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Improving Grazing Capacity Through Introduction of Bloat Free Legumes in Existing Pasture Stands



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Three experiments were conducted over 5 yr to evaluate the inclusion of bloat-free legumes through sod-seeding in existing pasture stands, with respect to plant persistence under grazing pressure, animal performance, rumen fermentation, enteric methane production and economic impact. Experiment 1 was separated into two parts, the first which assessed 2 legumes (CMV; cicer milkvetch [Astragalus cicer L] and sainfoin [SAIN; Onobrychis viciifolia Scop.]) at 2 stages (vegetative and late flower) incubated with alfalfa (ALF; Medicago sativa) at 5 inclusion rates 0:100; 25:75, 50:50, 75:25 and 100:0 (as DM) incubated in batch culture. The second part of experiment 1 assessed CMV and ALF at the vegetative physiological stage (16-30 cm stem length, no buds, flowers or seed pods) were incubated in ratios of 25:75, 50:50, 75:25 and 100:0 (as DM) in RUSITEC. In batch culture, dry matter disappearance (DMD) increased linearly (P ≤ 0.01), propionate concentration (mol 100mol-1) increased linearly (P = 0.02), and methane (mg g-1 DMD) decreased linearly (P ≤ 0.01) with vegetative CMV inclusion. In RUSITEC, DMD, ADF and NDF digestibility were increased quadratically (P ≤ 0.01) with increased vegetative CMV inclusion. Total ruminal SCFA production (mmol d-1) did not change (P=0.59); however, acetate to propionate ratio and NH3-N (mmol d-1) were linearly decreased (P<0.01), and total microbial protein synthesis and efficiency of microbial protein synthesis were linearly increased (P<0.05) with increased vegetative CMV inclusion. In experiment 2, a two-year (2017, 2018) replicated (n=6) experiment was conducted to evaluate the effect of bloat-free legumes on grazing animal ruminal fermentation, ruminal microbial populations, and enteric methane production. Each yr, 15 ruminally cannulated cows (average 739 kg ± 40kg) were randomly allocated to 1 of 3 replicated (n=6) treatments: grazing sod-seeded SAIN; grazing sod-seeded CMV; or grazing non-sod-seeded control (CONT). Total short chain fatty acid production (mmol d-1; P = 0.59) and acetate (mol 100mol-1; P = 0.26) did not differ between treatments. Propionate increased linearly (P ≤ 0.01) and butyrate decreased linearly (P ≤ 0.01) with increased CMV inclusion. Acetate to propionate ratio decreased linearly (P=0.01) in cattle grazing CMV paddocks compared CONT or SAIN. Ruminal ammonia (NH3-N) concentration and plasma urea nitrogen were linearly increased (P ≤ 0.01) in cattle grazing CMV paddocks compared to SAIN and CONT. Enteric methane (g kg-1 DMI) and ruminal microbial populations were not impacted by treatment. In experiment 3, a five-year experiment evaluated the effects of sod-seeding SAIN and CMV into mixed alfalfa-meadow bromegrass (Lanigan, SK) (CONT) or monoculture alfalfa (Lethbridge, AB) (CONT) stands on pasture productivity, steer performance, and economics. At Lanigan, SAIN decreased (treatment × year, P = 0.01) from 13% in yr 1 to 2% in yr 2 (% plant population) and did not differ thereafter, while CMV, maintained a proportion of 16% in the stand. Forage yield was greater (treatment × year; P < 0.01) in yr 1 in the SAIN and CMV milkvetch treatments compared to CONT. Dry matter intake (DMI) of steers was greater only in yr 5 and ADG was greater (P < 0.01) in SAIN and CMV treatments compared to CONT. At Lethbridge, SAIN decreased (treatment × year; P = 0.01) from 46 to 17% (% DM yield), while CMV maintained its proportion at 11% over 5 yr. Forage yield increased (treatment × year; P < 0.01) only in yr 2 and 3 of SAIN, compared to CMV or CONT. Average daily gain (kg d-1) was not affected by treatment (treatment × year; P = 0.12). At Lanigan, SAIN and CMV generated greater gross returns compared to control; however, once establishment costs were applied there were no differences in present value of net returns. Throughout the three experiments outlined in this thesis, the data suggests possible increases in energetic efficiency and microbial protein synthesis may be observed in cattle grazing mixed CMV pasture compared to ALF when grazed at equal maturity. Results also suggests CMV may be more persistent in mixed pasture under variable environmental conditions, when compared to SAIN; however, risk associated with increased undesirable species in sod-seeded paddocks were observed and cannot be overlooked. Costs associated with sod-seeding CMV and SAIN, such as fertilizer and seed price, combined with variable forage yield and animal performance, reduced the economic feasibility of sod-seeding these species which may limit producer uptake of this type of pasture rejuvenation. The results of these experiments highlight the dynamic environment of mixed species pastures, as results varied depending on level of legume inclusion in pasture, species sod-seeded, and existing pasture species. More research is required to determine the agronomic best management practices for pasture rejuvenation, the impact of pre-existing pasture species on newly introduced species, and the impact of non-tanniferous legumes, such as CMV, on livestock production.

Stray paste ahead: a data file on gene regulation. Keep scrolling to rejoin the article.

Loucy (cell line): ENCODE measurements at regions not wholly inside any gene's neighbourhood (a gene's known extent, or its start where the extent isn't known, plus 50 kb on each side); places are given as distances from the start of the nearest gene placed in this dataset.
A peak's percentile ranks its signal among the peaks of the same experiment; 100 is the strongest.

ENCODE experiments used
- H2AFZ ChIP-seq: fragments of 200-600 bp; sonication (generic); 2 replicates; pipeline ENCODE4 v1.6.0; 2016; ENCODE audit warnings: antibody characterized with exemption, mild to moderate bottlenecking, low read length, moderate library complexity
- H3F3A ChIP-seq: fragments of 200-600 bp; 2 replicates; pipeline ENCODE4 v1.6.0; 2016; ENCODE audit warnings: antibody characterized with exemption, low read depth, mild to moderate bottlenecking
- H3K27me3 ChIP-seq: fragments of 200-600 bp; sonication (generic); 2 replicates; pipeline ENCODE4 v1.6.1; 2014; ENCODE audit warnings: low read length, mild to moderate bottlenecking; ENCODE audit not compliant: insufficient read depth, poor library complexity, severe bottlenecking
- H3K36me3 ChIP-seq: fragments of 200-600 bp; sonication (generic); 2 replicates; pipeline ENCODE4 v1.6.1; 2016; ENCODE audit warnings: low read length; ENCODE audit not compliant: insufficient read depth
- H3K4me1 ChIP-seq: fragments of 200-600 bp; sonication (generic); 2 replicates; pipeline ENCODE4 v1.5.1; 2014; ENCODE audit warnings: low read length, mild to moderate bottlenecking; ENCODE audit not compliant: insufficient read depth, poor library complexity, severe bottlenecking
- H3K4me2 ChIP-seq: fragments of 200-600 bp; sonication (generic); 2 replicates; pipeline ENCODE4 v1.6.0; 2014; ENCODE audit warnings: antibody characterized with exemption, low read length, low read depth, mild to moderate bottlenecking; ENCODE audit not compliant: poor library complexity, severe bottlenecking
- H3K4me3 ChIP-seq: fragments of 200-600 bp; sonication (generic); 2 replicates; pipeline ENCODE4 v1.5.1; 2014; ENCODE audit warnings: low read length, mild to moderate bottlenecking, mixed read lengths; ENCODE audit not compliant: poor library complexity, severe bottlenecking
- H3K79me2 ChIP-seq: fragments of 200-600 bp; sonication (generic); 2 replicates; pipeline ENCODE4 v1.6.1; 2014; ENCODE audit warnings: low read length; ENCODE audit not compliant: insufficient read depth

Sainfoin, Cicer milkvetch, Grazing, Pasture Rejuvenation, Bloat, Bloat free, Legume



Doctor of Philosophy (Ph.D.)


Animal and Poultry Science


Animal Science


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